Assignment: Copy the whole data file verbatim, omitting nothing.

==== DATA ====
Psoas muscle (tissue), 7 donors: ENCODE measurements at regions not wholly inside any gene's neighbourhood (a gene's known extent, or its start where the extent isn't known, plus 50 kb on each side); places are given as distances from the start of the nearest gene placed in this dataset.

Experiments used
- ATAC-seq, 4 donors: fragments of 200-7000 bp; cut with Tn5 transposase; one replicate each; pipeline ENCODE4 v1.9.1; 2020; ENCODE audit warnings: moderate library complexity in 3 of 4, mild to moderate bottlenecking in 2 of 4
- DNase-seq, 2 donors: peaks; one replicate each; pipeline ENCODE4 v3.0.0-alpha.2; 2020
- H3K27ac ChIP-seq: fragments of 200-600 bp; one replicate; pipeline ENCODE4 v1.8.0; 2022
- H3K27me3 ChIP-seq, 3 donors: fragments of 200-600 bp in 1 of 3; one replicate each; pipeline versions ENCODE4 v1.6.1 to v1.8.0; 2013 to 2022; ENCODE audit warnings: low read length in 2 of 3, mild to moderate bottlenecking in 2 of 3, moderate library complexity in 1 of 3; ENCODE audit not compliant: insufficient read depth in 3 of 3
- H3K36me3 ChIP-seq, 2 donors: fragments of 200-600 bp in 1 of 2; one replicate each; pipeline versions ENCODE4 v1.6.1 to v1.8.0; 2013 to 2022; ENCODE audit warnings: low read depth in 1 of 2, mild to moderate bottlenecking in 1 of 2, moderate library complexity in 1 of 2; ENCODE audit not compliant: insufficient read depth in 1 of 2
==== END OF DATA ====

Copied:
Psoas muscle (tissue), 7 donors: ENCODE measurements at regions not wholly inside any gene's neighbourhood (a gene's known extent, or its start where the extent isn't known, plus 50 kb on each side); places are given as distances from the start of the nearest gene placed in this dataset.

Experiments used
- ATAC-seq, 4 donors: fragments of 200-7000 bp; cut with Tn5 transposase; one replicate each; pipeline ENCODE4 v1.9.1; 2020; ENCODE audit warnings: moderate library complexity in 3 of 4, mild to moderate bottlenecking in 2 of 4
- DNase-seq, 2 donors: peaks; one replicate each; pipeline ENCODE4 v3.0.0-alpha.2; 2020
- H3K27ac ChIP-seq: fragments of 200-600 bp; one replicate; pipeline ENCODE4 v1.8.0; 2022
- H3K27me3 ChIP-seq, 3 donors: fragments of 200-600 bp in 1 of 3; one replicate each; pipeline versions ENCODE4 v1.6.1 to v1.8.0; 2013 to 2022; ENCODE audit warnings: low read length in 2 of 3, mild to moderate bottlenecking in 2 of 3, moderate library complexity in 1 of 3; ENCODE audit not compliant: insufficient read depth in 3 of 3
- H3K36me3 ChIP-seq, 2 donors: fragments of 200-600 bp in 1 of 2; one replicate each; pipeline versions ENCODE4 v1.6.1 to v1.8.0; 2013 to 2022; ENCODE audit warnings: low read depth in 1 of 2, mild to moderate bottlenecking in 1 of 2, moderate library complexity in 1 of 2; ENCODE audit not compliant: insufficient read depth in 1 of 2